Thinktank says its proposal would reduce objections to development by ensuring ‘a generally higher quality of architecture and placemaking’

A government-backed school of architecture would help remove opposition to new housing, a new report has argued with housing secretary Michael Gove saying in its foreword too many housing developments going up are “insipid” and “indifferent”.

The Policy Exchange report, published just after Christmas, said a new School of Place would help promote “a generally higher quality of architecture and placemaking [which] could help diffuse much of the aesthetic opposition to new housing”.

The school would include architects, planners, designers, engineers and consultants.

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A School of Place would help reduce opposition to new housing schemes, the thinktank’s report argued

The thinktank added: “The School of Place would seek to ensure that architects, planners and built environment professionals have access to the best theories, principles and most importantly practices that will enable them to consistently deliver liveable, successful and sustainable places that embody the very highest standards of architectural and urban design.”

The report said: “If a new school of architecture proved effective in ensuring a generally higher quality of architecture and placemaking then this could help diffuse much of the aesthetic opposition to new housing that, despite the housing crisis, is still all too common in many British towns and cities.

“Raising standards of urban and public realm awareness amongst built environment professionals could also pre-emptively resolve many of the tensions that have often been a feature of British urban development within the modern era and are inherent in issues such as the consolidation of tall buildings within heritage contexts and the efficacy of protections afforded to urban character.”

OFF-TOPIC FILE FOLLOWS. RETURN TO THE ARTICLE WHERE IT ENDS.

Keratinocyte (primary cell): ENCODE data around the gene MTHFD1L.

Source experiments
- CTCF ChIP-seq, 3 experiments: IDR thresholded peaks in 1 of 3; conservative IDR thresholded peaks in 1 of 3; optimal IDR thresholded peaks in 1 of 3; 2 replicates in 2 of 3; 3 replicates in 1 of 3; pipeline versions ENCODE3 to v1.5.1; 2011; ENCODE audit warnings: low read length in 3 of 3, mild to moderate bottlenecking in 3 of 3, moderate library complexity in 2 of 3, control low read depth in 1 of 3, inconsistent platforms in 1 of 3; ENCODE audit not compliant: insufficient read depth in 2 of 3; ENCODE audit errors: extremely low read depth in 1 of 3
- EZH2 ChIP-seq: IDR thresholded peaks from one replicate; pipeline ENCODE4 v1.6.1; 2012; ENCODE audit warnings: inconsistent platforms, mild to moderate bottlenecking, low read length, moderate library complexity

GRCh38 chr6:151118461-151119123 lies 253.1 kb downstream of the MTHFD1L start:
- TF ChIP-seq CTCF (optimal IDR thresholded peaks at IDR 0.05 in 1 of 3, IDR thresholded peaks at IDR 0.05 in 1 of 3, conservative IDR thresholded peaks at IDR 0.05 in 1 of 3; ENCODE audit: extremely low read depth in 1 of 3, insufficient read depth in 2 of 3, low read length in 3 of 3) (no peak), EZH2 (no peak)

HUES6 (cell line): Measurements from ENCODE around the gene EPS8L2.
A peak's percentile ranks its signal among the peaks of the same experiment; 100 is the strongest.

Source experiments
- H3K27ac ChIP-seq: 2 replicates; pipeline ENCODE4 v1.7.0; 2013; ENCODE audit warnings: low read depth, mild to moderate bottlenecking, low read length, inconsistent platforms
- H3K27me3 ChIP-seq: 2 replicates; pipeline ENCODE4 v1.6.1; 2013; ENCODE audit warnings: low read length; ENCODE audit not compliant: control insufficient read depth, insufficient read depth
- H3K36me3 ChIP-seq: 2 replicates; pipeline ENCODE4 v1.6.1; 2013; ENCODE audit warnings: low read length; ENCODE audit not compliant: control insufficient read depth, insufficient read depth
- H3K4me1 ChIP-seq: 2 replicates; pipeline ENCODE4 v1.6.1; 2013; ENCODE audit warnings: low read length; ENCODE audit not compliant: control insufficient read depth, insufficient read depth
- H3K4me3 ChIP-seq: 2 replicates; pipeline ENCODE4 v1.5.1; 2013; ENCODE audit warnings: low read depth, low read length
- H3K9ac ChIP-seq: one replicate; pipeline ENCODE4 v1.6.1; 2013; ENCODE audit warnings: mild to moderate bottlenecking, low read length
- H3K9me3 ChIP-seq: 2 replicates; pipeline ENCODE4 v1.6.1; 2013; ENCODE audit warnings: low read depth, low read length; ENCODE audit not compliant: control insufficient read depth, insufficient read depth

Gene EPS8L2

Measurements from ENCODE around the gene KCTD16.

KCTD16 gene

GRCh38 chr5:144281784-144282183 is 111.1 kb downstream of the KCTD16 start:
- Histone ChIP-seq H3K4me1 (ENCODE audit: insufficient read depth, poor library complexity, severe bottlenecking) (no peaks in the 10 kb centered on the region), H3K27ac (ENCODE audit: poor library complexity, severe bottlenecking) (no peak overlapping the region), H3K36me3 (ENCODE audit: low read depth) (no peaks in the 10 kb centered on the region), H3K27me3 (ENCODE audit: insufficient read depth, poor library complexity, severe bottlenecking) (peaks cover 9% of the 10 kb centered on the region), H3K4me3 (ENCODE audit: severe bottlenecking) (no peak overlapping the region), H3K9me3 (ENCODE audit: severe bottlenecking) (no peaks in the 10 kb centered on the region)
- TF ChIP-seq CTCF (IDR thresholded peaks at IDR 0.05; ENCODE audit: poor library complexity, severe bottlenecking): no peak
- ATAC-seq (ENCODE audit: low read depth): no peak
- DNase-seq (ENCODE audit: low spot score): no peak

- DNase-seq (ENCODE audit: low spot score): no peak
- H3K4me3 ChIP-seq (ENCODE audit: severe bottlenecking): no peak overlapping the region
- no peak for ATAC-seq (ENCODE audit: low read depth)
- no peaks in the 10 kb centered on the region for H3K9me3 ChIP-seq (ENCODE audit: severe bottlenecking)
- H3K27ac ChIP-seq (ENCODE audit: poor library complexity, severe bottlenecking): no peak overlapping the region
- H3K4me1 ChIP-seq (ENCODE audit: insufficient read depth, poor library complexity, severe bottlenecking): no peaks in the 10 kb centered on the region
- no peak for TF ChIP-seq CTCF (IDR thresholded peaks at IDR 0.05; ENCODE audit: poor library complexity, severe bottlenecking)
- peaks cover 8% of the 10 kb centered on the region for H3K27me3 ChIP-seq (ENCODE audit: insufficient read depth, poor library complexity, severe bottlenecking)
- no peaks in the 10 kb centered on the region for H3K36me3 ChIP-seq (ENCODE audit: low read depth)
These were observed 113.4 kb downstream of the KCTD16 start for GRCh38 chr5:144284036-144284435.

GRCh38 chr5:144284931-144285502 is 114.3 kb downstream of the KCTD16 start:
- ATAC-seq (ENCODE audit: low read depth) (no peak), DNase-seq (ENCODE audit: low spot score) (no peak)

In a foreword to the report, Gove said: “We must do all we can to ensure a new generation of built environment professionals are armed with the best skills and techniques possible to enable them to go out and build beautiful, sustainable places in which people and communities can thrive.

“It is important too to not only protect our heritage and improve our shared urban landscape but also to help address the housing crisis. Much of the opposition to new housing developments is often grounded in a fear that the quality of the new buildings and places created will be deficient and therefore detrimental to existing neighbourhoods and properties. If a general improvement in the standard of design reassures the general public that this will in fact not be the case, then they may be less likely to oppose it.”

He added: “There is no silver bullet to solve the housing crisis, nor to transform British towns and cities overnight or instantaneously deliver a workforce imbued with the skills to make that transformation possible. But it is important we continue to sow the seeds from which future rewards can be reaped and those rewards hold the promise of turning our homes, towns, cities and communities into vibrant, beautiful places in which we can be genuinely proud.”